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Ideology


The Vanishing Center: Exiting US Representatives

More than half of the U.S. Representatives retiring in 2014 are within 10 points of the ideological center of the chamber according to National Journal's new vote ratings, compared to just one of 14 members running for higher office.

Republican Women in US House Record Lowest Conservative Voting Scores Since 2005

The two-dozen female House GOPers in 2012 tally an average conservative composite score of 72.5 in National Journal's annual rankings, falling two years in a row after peaking in 2010.

National Review's Ramesh Ponnuru to Speak at Humphrey School

National Review Senior Editor Ramesh Ponnuu will speak at the University of Minnesota's Humphrey School of Public Affairs Thursday afternoon in an event discussing the future of conservatism.

Republican Women 2010 U.S. House Voting Record Most Conservative in History

Analysis of National Journal vote rankings finds record highs among female GOP Representatives for conservatism in 2010

Are Bachmann, Kline, and Paulsen 'Too' Conservative for Their Congressional Districts?

Difference between Kline's conservative vote ranking and his district's Partisan Voting Index ranking is the 2nd largest among all House Republicans; Bachmann 14th largest, Paulsen 27th

Is the 'S' Word Scaring People Away from the 'L' Word? (The Vanishing Liberal in Minnesota)

Ratio of self-identified conservatives to liberals is at a five-year high in the Gopher State while charges of socialism are hurled at D.C. Democrats

2009 Voting Record of Female Republicans in U.S. House Most Conservative in History

Analysis finds National Journal vote rankings of female GOP Representatives set record highs for conservatism in 2009

Bachmann's Narrow Victory in 2008 Did Not Curb Conservative Voting Record in 2009

Congresswoman followed up the narrowest victory for a GOP U.S. House incumbent in 2008 with the 28th most conservative voting record

A Year in Smart Politics

A brief survey of five of the top stories at Smart Politics in 2009

Is the Minnesota US House Delegation Voting More Conservatively?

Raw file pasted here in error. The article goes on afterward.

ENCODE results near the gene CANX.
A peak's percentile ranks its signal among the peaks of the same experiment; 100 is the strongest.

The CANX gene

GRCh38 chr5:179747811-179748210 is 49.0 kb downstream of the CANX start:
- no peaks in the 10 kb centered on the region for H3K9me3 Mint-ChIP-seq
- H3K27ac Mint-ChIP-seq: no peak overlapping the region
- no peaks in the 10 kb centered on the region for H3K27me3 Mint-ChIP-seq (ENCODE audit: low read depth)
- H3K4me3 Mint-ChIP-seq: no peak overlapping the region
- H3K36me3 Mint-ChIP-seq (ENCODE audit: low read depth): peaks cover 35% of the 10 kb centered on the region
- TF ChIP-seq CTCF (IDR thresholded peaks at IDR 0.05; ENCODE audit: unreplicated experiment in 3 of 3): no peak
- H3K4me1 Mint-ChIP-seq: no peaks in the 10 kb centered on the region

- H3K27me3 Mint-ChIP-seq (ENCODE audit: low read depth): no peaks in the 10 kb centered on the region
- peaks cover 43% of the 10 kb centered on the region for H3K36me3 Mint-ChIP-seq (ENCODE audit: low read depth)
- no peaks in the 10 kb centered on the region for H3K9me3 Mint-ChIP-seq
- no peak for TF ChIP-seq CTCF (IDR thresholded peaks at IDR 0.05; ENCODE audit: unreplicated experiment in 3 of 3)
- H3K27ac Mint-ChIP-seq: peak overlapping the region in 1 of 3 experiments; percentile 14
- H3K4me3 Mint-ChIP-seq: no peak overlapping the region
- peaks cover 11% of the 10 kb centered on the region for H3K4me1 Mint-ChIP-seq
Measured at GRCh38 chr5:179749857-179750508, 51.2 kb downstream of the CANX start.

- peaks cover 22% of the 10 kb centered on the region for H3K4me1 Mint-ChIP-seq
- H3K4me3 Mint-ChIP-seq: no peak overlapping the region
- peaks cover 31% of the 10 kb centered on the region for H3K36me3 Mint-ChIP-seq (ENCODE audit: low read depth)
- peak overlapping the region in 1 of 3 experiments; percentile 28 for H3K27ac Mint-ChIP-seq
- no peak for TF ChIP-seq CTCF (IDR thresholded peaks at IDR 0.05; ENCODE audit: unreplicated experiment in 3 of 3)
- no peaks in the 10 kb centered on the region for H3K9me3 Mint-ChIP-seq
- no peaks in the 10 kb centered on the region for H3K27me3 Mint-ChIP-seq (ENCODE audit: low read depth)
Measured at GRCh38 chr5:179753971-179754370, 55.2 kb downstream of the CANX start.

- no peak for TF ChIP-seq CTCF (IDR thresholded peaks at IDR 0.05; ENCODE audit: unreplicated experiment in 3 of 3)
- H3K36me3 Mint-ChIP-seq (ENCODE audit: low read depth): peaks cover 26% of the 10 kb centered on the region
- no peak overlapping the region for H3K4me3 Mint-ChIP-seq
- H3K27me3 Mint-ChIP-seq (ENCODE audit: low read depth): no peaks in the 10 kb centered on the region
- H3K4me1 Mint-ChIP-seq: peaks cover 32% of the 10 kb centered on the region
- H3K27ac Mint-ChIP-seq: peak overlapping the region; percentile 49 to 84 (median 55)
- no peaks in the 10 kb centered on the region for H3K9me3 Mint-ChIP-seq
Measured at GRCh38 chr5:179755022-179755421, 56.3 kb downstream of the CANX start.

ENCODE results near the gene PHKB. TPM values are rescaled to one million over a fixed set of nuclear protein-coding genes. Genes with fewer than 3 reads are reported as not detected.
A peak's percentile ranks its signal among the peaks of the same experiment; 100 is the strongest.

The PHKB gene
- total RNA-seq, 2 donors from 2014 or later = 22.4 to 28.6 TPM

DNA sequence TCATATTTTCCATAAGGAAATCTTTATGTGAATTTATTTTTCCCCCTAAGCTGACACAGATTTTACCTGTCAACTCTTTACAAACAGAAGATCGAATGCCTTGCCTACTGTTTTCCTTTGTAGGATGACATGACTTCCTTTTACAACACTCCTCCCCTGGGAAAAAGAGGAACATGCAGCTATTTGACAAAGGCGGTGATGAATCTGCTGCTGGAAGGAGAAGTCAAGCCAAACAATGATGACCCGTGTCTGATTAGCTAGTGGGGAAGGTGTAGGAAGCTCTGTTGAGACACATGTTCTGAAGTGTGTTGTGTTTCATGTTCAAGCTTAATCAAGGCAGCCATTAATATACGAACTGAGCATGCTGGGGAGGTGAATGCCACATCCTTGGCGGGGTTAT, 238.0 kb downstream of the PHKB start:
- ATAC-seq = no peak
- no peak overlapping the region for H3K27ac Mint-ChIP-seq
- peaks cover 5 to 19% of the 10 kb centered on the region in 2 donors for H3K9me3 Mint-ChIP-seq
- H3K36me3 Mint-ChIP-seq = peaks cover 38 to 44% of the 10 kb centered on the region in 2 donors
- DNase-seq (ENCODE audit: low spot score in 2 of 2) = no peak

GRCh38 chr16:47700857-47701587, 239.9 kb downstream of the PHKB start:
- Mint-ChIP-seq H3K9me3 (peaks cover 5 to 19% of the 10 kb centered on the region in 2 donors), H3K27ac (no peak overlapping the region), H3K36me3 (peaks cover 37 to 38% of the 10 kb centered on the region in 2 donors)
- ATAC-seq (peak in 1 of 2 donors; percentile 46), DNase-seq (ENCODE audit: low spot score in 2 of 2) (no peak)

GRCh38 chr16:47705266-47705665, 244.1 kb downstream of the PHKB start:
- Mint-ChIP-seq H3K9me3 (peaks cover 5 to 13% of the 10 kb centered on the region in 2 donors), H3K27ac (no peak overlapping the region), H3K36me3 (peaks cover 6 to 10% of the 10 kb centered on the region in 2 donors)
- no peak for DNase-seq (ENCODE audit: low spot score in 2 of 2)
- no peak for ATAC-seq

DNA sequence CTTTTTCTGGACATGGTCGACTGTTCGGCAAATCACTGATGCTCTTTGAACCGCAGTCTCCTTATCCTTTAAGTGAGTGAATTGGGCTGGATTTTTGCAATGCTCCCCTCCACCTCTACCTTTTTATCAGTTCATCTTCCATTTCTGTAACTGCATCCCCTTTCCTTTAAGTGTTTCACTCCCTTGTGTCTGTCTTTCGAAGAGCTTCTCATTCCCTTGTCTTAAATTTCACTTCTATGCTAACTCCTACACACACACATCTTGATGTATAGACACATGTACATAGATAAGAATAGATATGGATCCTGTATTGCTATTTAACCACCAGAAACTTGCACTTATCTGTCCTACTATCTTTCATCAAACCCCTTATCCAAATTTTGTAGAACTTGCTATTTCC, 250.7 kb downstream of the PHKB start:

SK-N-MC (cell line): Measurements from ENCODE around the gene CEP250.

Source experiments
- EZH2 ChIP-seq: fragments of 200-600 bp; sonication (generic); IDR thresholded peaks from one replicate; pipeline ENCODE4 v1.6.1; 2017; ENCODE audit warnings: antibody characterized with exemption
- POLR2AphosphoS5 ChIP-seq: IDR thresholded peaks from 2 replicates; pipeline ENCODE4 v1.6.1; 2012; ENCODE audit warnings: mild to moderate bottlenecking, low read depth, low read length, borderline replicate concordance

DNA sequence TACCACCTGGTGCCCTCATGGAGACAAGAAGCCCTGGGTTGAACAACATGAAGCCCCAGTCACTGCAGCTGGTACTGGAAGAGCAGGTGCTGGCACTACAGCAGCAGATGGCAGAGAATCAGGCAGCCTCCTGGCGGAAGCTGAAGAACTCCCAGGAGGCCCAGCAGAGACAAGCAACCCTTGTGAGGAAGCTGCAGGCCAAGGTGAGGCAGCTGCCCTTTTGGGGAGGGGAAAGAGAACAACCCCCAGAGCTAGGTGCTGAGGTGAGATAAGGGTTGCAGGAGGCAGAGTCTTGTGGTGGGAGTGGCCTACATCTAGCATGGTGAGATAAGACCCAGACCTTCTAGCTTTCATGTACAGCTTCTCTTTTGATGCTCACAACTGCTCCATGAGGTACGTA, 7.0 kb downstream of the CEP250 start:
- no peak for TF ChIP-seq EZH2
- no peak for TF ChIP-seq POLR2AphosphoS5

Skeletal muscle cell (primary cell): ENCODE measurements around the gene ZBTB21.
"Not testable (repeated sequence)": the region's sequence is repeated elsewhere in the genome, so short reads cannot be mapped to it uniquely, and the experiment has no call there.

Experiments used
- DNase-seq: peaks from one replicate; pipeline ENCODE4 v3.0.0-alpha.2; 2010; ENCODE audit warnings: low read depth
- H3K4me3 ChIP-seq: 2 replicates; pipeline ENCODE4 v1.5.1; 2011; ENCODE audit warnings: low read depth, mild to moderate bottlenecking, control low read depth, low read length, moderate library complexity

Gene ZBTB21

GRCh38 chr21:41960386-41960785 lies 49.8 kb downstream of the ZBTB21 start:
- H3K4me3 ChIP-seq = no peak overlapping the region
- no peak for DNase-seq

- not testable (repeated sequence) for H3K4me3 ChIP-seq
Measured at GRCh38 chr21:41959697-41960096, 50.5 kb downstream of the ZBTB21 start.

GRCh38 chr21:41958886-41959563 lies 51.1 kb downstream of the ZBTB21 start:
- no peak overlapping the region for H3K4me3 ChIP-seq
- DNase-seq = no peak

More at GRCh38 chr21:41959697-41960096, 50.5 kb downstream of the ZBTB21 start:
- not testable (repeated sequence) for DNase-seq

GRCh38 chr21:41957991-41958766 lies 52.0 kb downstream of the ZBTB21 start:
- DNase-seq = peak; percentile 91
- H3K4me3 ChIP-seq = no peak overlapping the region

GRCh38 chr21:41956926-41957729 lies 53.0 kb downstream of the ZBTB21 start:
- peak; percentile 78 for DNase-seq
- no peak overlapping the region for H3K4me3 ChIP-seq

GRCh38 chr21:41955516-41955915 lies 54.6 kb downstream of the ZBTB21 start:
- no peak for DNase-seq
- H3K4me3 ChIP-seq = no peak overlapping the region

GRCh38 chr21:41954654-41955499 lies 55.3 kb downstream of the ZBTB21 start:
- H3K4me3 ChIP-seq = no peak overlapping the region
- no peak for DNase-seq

With the DFL winning a string of 9 consecutive presidential elections, 4 out of 5 U.S. Senate contests (counting Al Franken), and netting 35 state House and 11 state Senate seats since 2002, Minnesota has been frequently characterized as an increasingly "Democratic-leaning" state. The outputs of the DFL's electoral success...

Why Michele Bachmann's Political Ideology Is the Boldest Among U.S. House Republicans

Continuing to serve as a lightning rod for the political left in the Gopher State, the month of June has seen Representative Michele Bachmann maintain her remarkably high profile among not only the Minnesota Congressional delegation, but also nationally among her GOP colleagues throughout the U.S. House. Earlier this...

Fact Check: Is Stephanie Herseth Sandlin a "Radical Liberal?"

Last Thursday the South Dakota Republican Party launched a new website called "Stop Stephanie," designed to attack 4-term At-large Democrat U.S. Representative Stephanie Herseth Sandlin. Herseth Sandlin - a virtual lock for a 5th term should she decide to run again in 2010 - is also a rumored candidate...

Is Conservatism on the Rise in Minnesota and the Upper Midwest?

While the last two election cycles have seen Upper Midwestern Republicans lose seats in state legislatures, lose seats to the U.S. House, and lose statewide elections for the U.S. Senate and the presidency, the conservative brand seems to be catching fire once again. A Smart Politics analysis of more than...